I was alone among my friends when Johnno was appointed in thinking that it was an absolutely stupid decision done to keep Rob Andrew in a job. Everyone thought that being a World Cup winning captain would get us back up there. I had my doubts. He hadn't cut his teeth by coaching or managing a Premiership team. Hell, he'd not even managed Burton's U8's side. He had no coaching qualifications, something which the RFU insist on for every level of rugby except it seems for the top team. Another doubt stems from a question I asked Dan Hipkiss and Andy Goode when they came to the club for a Q and A session just after the World Cup. The question was 'Much is made of Johnno's leadership qualities, what does he say in the changing room hat lifts the players and gets them to follow him?' The answer was that he says very little as he leads by example. At the time Woodward's skills were being underplayed, as just being the logistical genius that got the conditions right for the players. I don't think that is the right traits for a manager/coach. You can leave the motivation to the captain, but there is also a role to play to sort out when things aren't quite going your way. Like yesterday. A definition of insanity was to keep doing the same thing to achieve the result. Bashing away at a resolute Welsh defence, which really didn't look under too much treat, as it was only a matter of time before the bosher knocked on. 87% of the territory and possession for the same amount of points as Wales. So half time would have been an ideal time to talk through with the team, put plan B into place, change a few players, but there was no sign of it in the second half.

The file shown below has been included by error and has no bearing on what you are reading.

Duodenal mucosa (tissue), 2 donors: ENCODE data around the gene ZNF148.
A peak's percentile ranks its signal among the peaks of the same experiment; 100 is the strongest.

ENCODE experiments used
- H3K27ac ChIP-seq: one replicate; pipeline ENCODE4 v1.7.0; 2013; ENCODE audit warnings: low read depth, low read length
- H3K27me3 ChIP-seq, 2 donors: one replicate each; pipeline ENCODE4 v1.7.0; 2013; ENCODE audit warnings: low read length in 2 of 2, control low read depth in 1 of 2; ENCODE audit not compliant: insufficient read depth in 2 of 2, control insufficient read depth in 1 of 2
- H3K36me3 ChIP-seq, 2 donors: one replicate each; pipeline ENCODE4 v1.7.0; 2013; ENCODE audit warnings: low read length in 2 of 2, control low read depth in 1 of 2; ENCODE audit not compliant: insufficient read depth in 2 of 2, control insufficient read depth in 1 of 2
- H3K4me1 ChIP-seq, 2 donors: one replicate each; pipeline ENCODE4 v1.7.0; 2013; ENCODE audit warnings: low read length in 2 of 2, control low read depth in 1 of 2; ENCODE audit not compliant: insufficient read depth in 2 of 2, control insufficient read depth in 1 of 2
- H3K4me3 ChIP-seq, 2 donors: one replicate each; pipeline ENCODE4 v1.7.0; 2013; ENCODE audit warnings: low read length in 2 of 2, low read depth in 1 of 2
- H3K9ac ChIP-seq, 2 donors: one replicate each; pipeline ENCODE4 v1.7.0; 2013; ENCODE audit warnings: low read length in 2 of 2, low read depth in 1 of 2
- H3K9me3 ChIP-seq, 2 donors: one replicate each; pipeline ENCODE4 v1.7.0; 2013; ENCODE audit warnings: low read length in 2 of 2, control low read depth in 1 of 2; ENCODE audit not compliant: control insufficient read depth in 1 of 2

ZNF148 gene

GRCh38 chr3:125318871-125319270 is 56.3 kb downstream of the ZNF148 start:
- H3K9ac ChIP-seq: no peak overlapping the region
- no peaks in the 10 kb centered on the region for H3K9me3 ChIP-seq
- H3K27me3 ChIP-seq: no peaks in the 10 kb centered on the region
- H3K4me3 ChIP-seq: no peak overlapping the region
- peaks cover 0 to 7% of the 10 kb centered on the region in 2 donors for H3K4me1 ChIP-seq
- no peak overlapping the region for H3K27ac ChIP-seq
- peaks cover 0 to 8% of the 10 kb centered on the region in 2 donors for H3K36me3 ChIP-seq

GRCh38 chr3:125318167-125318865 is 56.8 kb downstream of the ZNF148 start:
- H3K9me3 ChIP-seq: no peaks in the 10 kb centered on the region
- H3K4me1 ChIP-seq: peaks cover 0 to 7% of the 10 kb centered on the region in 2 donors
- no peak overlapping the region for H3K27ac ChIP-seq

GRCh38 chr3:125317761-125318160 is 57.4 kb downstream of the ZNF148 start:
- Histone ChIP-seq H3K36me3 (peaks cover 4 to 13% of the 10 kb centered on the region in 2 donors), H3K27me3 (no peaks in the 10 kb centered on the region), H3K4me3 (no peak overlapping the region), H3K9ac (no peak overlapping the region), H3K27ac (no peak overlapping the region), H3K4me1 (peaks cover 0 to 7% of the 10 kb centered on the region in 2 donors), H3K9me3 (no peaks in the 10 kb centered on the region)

I am not convinced by his support coaches either. Wells and Ford were two of the coaches which presided over the Argentina game in 2006, where the players tactics and general fed upness of the fans saw more people in the bars than watching the game. They were also two of the coaches for the last World Cup, where it is well documented that the players rebelled against the tactics following a 36-0 drubbing (we were lucky to get 0) by South Africa. Sheer character and leadership by the players got England to a Final. I await the autobiographies of those players and the present crop to see what went on. Johnno stuck with them, rather than get his own team in - again probably because of loyalty. In life, sport and business, hard decisions have to be made and sometimes people you like and trust have to be let go. Johnno hasn't showed this at all. As a captain, you are loyal, you don't make the hard decisions - that's the coach's job, in this area he hasn't stepped up.